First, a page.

Mentorship Isn’t Just For Accelerators

Here’s a thou’ (Jay-Z)
A G? I ride with you for free
I want the long-term riches (Memphis Bleek)

Jay-Z & Memphis Bleek (Coming of Age)

If you follow no other advice about startups, follow the advice about finding mentors. It is the single most important thing you can do for your company’s success, your own personal growth and most importantly for your mental health. The minute you start a company your signing up for a ride on Space Mountain, a roller coaster that is in complete darkness. As tough as you are, as smart as you are, dealing with this level of stress and uncertainty is not natural and you need support. The kind of support you’ll want comes from those that have been through the startup grinder before and have come out on the other end intact.

We’ve been fortunate enough to have some truly amazing individuals helping us through the ups and downs. They give selflessly simply to give back to the community that has given to them. I wanted to briefly thank a few of them now:

Tom Higley – You have been through seemingly every situation a startup can go through. Your thoughtfulness, strategic thinking and kindness never ceases to amaze me. Thank you.

David Mandell – We literally would not have been able to create a brand without you. Your creativity, eloquence and understanding of what drives decision making is truly special. Thank you. P.S. I’m so incredibly excited for Pivot Desk!

Holly Hamann – You helped us understand “what women want” and taught us what influencer marketing is all about. Thank you.

Jake Nickel – At the very beginning you told us “it’s all about the community”. The company’s entire model is based on that. Just like your website says, you are one of the “coolest guys on earth”. Thank you.

Mentorship Isn’t Just For Accelerators

5 lessons before launching your startup

“Nine to five is how to survive – I ain’t trying to survive… I’m trying to live it to the limit and love it a lot”

-Jay-Z

Last week I had a discussion with someone considering leaving their job to launch a startup.  They wanted some honest feedback on their business model. It occurred to me that objectively evaluating a startup idea is a skill that can only be learned through experience and that I finally felt marginally comfortable giving advice on the topic. After 8 months of making mistakes, listening to great mentors and thinking through many ideas it felt great to give back. For those of you I haven’t spoken with, I wanted to jot down some of the key lessons I’ve picked up along the way.

1 – Understand your goals – You need to be honest with yourself about whether you want a massive business or a lifestyle supporting income source.  All your thoughts about the startup must flow through the answer to this question.

2 – Passion – If you are creating the next big thing, realize you’ll need to have the passion to devote 70+ hours a week for 3-5 years to make it a success. Is this an industry and product you will stay excited about? Note that I’m not saying the product has to be sexy, plenty of people make huge profits on products others didn’t even consider working on.

3 – Test instead of talk – Try to test your idea without spending money and time on development. If your core-product is a consumer website, there are ways to test your prototype extremely cheaply. Once its built, give it to customers and ask them if they are willing to pay for it. Try to avoid the echo chamber of your friends and family. Their support will carry you through the tough times, but they are terrible judges of what constitutes a great business idea.

4 – Financial resources – You need to eat, you need a roof and you need to provide for your family. If you can’t do this while devoting the time and effort for a startup, then its not for you. Getting funding is a long and arduous process and will likely require that you’ve already gotten traction with your product.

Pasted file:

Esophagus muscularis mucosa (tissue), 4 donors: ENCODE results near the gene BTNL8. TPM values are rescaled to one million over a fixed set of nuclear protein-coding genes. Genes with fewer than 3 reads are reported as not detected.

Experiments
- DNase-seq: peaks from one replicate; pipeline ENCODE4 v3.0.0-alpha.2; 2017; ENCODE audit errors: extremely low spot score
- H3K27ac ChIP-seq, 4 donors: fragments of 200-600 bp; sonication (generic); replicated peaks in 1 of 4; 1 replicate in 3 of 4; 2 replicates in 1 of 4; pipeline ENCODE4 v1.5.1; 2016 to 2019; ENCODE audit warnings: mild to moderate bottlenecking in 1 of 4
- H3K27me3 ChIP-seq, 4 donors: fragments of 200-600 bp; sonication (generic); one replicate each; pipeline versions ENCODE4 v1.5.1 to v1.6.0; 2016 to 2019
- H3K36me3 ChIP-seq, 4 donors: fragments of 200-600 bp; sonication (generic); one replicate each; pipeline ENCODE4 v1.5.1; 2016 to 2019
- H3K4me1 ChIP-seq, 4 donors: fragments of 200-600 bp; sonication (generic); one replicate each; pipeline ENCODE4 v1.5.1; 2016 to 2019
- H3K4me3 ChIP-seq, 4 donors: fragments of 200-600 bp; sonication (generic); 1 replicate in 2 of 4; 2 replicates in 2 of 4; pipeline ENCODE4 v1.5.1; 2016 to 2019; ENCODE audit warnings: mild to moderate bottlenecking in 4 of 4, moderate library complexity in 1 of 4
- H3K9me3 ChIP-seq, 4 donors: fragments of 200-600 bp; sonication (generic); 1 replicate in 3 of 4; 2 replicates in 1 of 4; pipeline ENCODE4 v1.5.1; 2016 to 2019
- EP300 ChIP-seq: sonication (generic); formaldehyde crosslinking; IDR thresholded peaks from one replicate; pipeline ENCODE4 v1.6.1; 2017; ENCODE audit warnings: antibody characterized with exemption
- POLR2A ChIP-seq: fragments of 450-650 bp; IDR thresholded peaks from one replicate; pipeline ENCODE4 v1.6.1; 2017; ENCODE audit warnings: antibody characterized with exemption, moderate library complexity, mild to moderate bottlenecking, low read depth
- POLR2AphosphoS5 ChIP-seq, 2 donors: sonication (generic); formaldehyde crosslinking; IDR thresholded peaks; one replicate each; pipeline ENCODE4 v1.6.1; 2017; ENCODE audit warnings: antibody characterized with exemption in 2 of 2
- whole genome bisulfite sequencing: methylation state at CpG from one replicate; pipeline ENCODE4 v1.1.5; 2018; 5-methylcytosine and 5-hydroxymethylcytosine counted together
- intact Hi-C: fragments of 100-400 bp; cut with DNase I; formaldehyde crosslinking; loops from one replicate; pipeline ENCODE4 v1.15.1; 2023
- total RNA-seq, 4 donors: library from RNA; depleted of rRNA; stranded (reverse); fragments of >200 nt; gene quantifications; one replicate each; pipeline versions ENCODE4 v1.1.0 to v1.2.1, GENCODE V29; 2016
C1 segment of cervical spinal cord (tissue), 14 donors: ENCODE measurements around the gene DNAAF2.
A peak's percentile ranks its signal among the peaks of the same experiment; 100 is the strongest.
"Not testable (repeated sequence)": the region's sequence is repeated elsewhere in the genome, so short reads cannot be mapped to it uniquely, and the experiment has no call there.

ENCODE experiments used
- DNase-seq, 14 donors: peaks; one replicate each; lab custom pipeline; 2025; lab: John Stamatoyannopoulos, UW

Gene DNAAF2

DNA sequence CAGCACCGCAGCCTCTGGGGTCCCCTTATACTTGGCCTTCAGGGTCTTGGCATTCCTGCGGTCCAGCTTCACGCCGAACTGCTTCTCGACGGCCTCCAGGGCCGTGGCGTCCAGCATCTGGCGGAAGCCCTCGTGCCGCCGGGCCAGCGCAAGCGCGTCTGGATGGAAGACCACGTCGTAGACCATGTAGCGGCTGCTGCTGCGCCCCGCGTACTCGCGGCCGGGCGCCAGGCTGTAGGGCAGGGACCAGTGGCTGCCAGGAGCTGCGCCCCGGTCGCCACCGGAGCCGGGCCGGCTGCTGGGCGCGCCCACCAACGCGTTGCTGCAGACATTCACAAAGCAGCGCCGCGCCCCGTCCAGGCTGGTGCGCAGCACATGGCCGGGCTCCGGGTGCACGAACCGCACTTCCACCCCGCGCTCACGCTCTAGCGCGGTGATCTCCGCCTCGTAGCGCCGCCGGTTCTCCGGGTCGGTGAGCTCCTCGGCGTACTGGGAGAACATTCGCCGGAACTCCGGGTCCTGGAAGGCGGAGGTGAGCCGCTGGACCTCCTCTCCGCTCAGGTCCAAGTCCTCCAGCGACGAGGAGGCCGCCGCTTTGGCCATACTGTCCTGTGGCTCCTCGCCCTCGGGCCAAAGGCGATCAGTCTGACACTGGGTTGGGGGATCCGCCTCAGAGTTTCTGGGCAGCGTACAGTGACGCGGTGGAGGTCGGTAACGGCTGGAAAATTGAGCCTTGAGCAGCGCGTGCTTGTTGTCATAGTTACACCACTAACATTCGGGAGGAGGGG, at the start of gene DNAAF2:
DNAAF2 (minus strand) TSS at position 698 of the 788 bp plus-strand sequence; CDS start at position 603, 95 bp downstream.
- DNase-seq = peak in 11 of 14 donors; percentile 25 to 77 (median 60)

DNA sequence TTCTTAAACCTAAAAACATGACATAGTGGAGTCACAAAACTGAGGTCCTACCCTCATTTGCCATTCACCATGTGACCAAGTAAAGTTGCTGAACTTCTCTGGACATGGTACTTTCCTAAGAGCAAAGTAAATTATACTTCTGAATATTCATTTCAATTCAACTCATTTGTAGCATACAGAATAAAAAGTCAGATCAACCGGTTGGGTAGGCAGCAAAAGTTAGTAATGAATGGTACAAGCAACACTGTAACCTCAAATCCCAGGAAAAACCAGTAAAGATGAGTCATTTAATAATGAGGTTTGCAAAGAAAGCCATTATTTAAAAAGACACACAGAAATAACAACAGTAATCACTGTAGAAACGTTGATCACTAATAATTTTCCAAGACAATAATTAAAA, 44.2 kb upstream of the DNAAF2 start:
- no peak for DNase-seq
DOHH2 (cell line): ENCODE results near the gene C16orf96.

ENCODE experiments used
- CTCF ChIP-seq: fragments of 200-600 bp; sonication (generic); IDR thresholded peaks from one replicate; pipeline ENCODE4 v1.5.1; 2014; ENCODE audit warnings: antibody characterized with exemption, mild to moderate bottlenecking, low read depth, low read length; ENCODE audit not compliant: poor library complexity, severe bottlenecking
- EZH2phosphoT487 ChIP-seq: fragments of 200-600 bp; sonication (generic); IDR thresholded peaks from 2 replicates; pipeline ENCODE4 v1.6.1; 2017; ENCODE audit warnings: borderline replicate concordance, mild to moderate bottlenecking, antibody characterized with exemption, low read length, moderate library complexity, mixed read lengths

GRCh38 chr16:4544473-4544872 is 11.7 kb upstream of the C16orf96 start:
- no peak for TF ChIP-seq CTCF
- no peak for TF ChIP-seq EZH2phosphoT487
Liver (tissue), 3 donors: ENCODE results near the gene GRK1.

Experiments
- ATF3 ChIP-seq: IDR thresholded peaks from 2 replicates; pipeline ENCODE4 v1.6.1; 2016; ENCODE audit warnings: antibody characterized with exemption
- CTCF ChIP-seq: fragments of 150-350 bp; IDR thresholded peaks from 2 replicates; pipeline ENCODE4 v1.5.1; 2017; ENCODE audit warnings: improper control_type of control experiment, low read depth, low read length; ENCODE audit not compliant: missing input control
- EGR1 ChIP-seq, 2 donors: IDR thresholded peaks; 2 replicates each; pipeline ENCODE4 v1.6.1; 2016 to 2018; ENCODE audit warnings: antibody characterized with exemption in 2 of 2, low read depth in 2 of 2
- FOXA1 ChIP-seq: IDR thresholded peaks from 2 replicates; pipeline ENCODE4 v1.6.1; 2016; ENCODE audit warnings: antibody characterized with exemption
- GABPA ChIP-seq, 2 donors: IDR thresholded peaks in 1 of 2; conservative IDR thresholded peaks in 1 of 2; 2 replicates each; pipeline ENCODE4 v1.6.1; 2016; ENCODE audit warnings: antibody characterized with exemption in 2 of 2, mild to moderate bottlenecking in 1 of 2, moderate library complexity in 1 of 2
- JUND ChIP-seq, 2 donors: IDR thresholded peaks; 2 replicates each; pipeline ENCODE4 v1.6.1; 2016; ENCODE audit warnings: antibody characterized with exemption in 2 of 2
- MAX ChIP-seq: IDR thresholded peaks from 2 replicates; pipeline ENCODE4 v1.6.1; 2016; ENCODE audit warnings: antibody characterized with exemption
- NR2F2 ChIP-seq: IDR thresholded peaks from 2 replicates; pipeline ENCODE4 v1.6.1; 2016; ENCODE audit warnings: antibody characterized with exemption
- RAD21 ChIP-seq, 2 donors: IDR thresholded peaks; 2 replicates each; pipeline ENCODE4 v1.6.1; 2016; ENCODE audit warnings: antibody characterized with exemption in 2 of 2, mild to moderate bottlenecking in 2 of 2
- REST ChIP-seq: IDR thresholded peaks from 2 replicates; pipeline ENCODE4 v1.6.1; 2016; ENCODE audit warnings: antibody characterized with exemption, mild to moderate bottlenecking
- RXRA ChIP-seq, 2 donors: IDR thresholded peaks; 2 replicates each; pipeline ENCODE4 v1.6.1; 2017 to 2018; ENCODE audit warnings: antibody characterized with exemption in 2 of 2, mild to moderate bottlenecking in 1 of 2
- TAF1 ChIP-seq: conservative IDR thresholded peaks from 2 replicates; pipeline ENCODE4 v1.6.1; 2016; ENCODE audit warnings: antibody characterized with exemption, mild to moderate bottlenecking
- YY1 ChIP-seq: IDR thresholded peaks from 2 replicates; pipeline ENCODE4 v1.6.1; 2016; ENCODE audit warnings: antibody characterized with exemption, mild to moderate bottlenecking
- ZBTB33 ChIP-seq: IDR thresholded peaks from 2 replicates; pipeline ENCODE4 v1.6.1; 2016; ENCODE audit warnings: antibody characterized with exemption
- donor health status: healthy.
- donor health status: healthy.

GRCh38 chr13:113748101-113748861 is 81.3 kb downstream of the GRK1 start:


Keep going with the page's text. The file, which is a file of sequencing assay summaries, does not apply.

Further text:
5 –  Product-Resource Fit (Viability) – What resources do you need to make your company successful? Do you have, or can you acquire, the skills, money and other resources needed to implement your idea? Be optimistic but honest. In order to make your dream a reality you will need to fully believe you can do it.

A lot of you are founders of companies, use that comment box to talk about your own lessons or expand on mine.

5 lessons before launching your startup

Why @ZackShapiro wants to be an entrepreneur

This is a guest post by Zack Shapiro, a student at the University of Colorado. He also runs an iPhone
development company called 59thirty and is currently working on a stealth
startup.

Want the short version? I want to be an entrepreneur because I can’t sit still. I work on projects and help others out all while day dreaming about my own goals, my ideas that I can’t seem to shake from the front of my mind.

I’ve had business ideas since I was 12 or 13. That’s as far back as I can remember throwing away small amounts of money on short-lived ideas. I created and developed blogs and then dumped them for a new one. I outsourced web design and small coding projects only to realize I didn’t know what to do next.

I didn’t know this was entrepreneurship. I just thought I was antsy.

In high school I ran my most successful website, a comedy blog. This lead to a podcast that culminated with former Tech TV personality Martin Sargent appearing on our second-to-last episode and his sidekick, Joey the Intern appearing on our final one. That was my first “exit.” I couldn’t top myself there, so I went out on a high note.

Fast forward to my freshman year of college: the iPhone is taking over the planet. I take a computer science class and develop what would become my first app. With the encouragement of my newly found mentor Dave Taylor I finish it and release it as an experiment. 8 months later 1200 copies have been sold.

I’m in.

A friend once told me that he knew most of what he learned in college prior to going, he just didn’t know the associated terms. I guess I’ve always known this was what I wanted to do. I just didn’t have a name for it.